Conversely, the cooler water hinders storm development in the Eastern Pacific. The fewer EPAC storms, the less turbulence and wind shear in the upper levels of the atmosphere in the Altantic. As a result, Atlantic Hurricanes have less barriers to their development. With all of that said, the current state of the climate in the Eastern Pacific is in transition from La Niña to ENSO neutral. So, sea surface temperatures there are expected to be more normal during hurricane season. As a result, we could see a bit more activity than in recent years.
Historically, storms in the Eastern Pacific do not make direct impacts in the United States as hurricanes. There are exceptions though such as the 1858 San Diego Hurricane, and the 1939 Long Beach storm. The reason for this is because once you get north of Baja California in Mexico, the water temperatures are much cooler, and hinder the development of hurricanes. An example of this was in 1997 when Hurricane Linda became a monster Category Five storm in the Eastern Pacific. Back then, there was talk of the storm impacting Southern California, and there was file footage of the 1939 storm on television. However, the storm dissipated well to the South of San Diego.
Impacts from Eastern Pacific storms in the United States is usually in the form of high surf along the California coast, and soaking rains for the Southwestern United States. However, arid conditions over the Desert Southwest can take the moisture out of those remnants. Hurricane Nora was an example of this, and was given the nickname, Hurricane No Rain.
The past several weeks have been a period of unsettled weather that has been good news for the Garden State, which was dealing with moderate drought for much of the first four months of 2012. However, recent forecasts, which called for more in the way of rain and severe weather have been off the mark.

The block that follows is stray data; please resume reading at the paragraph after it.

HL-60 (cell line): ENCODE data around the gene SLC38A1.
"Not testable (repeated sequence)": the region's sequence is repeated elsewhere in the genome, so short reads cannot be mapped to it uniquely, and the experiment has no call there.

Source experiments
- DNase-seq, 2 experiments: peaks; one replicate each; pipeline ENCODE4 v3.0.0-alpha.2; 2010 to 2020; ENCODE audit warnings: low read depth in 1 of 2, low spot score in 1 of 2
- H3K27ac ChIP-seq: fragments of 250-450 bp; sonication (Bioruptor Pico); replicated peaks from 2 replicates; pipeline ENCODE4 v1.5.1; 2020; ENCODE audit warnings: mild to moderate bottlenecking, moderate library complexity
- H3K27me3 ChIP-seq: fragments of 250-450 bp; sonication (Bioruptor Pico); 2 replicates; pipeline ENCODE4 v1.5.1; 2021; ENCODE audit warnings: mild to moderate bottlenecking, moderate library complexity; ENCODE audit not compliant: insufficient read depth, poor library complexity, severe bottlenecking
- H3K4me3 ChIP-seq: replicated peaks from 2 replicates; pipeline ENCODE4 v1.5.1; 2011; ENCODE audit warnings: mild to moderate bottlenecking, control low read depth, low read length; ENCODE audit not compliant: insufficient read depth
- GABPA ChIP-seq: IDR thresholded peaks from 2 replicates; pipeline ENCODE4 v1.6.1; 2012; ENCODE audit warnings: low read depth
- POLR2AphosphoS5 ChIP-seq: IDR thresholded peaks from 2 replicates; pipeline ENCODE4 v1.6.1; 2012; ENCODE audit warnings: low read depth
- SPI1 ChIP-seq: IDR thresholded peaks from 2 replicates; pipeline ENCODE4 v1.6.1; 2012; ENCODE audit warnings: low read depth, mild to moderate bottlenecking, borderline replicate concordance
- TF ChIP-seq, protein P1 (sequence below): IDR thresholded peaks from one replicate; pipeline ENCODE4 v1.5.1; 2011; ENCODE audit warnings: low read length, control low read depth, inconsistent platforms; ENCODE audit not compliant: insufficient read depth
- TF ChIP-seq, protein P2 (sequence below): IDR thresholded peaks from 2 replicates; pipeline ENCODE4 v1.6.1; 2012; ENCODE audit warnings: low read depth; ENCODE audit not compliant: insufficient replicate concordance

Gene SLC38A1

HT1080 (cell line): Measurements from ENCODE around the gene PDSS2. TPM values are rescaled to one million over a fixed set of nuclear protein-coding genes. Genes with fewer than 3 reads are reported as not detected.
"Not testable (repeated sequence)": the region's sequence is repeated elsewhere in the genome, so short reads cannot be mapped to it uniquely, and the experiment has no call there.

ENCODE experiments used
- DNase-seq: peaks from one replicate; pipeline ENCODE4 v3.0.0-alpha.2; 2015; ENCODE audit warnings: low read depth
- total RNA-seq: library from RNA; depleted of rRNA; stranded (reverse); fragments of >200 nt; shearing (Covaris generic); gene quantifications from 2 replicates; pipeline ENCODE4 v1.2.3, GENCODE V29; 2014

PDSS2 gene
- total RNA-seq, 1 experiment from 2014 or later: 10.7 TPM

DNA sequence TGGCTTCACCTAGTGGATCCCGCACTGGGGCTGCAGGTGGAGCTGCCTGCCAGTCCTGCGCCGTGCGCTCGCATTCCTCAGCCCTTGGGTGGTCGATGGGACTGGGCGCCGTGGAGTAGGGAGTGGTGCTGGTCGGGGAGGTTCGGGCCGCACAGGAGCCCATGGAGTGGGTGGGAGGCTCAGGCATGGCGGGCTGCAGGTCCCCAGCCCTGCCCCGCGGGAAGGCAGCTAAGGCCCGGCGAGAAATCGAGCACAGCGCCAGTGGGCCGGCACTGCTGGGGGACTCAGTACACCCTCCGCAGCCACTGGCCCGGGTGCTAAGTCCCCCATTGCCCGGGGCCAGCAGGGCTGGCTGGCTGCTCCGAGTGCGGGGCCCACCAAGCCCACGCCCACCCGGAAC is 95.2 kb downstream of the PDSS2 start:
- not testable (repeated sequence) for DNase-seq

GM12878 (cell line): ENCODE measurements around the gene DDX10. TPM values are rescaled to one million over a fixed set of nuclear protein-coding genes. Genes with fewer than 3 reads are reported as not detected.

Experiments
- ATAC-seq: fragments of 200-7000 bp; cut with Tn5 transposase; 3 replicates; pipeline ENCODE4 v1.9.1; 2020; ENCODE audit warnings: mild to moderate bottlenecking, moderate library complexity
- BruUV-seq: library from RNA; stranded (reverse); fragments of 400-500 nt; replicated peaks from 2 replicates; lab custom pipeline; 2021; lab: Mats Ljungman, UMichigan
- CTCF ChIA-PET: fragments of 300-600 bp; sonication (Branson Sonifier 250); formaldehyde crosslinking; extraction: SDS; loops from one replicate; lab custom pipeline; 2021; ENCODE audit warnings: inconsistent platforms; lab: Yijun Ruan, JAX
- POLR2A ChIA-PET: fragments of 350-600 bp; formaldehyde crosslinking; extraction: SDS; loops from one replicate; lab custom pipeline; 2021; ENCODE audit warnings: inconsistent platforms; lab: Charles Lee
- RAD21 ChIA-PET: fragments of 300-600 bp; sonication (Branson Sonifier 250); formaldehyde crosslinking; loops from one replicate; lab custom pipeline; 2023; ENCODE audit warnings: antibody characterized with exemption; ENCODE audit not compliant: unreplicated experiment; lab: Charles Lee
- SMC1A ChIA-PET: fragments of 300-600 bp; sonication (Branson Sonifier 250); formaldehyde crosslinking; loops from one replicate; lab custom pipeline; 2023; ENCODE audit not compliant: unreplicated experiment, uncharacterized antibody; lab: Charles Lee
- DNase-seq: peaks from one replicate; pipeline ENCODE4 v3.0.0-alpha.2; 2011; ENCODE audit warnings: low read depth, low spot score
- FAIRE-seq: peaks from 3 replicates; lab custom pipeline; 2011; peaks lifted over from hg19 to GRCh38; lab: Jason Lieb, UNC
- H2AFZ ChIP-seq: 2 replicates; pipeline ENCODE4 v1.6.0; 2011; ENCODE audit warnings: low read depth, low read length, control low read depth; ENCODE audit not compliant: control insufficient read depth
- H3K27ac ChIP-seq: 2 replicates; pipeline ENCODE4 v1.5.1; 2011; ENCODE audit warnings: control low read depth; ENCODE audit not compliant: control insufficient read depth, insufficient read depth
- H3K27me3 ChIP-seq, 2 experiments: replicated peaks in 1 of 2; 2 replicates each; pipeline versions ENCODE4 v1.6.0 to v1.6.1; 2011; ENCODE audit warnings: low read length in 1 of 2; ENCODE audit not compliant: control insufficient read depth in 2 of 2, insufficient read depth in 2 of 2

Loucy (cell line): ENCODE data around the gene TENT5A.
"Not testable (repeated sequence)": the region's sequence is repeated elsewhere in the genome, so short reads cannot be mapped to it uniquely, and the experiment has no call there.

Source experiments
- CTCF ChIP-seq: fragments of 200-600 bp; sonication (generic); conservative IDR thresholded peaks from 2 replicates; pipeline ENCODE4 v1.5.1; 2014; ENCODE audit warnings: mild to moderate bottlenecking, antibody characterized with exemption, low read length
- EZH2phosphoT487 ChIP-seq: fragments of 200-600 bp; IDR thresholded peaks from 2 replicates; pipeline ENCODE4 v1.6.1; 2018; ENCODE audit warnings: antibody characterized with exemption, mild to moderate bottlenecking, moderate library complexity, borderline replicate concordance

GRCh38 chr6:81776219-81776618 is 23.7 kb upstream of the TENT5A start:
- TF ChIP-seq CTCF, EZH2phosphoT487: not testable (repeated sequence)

First, there was the late season Nor’easter towards the end of April that was supposed to bring a good deal of rainfall to much of New Jersey. Flood watches were issued by the National Weather Service office in Mount Holly ahead of what was supposed to be anywhere between 2.5 and 3.5 inches. However, actual rainfall amounts fell well short of that.
While the storm did bring much needed rainfall, it brought about an inch less than expected in many locations. Move forward to late last week. A storm system was forecast to bring strong to severe thunderstorms into New Jersey as well as other parts of the Mid-Atlantic. The Weather Channel and Accu-Weather at WABC in New York did indicate storms would be significant, and could be the first significant outbreak of the year. The National Weather Service noted the possibility in a Hazardous Weather Outlook, but by Friday, the storms didn’t materialize in Central Jersey, and much of the inclement weather stayed to the south.
The next day, Saturday, the Accu-Weather forecast called for clouds in the early part of the day, but clearing in time for the appearance of the much anticipated Super Moon. Unfortunately, the clouds had other ideas, and stayed around not only past the scheduled 11:34 PM emergence of the largest moon of the year, but also well into Sunday. Furthermore, the forecasts for part of this week has some issues. Although the mid-week forecast was fairly accurate, it did indicate more significant rain on Wednesday, which did not happen.
I know that I’m being critical here, and understand that forecasts are not always perfect. I probably noticed these issues more than I usually would because I was anticipating the severe weather on Friday, and the Super Moon on Saturday. So, these forecasts had me scratching my head a bit, and I wanted to write about it.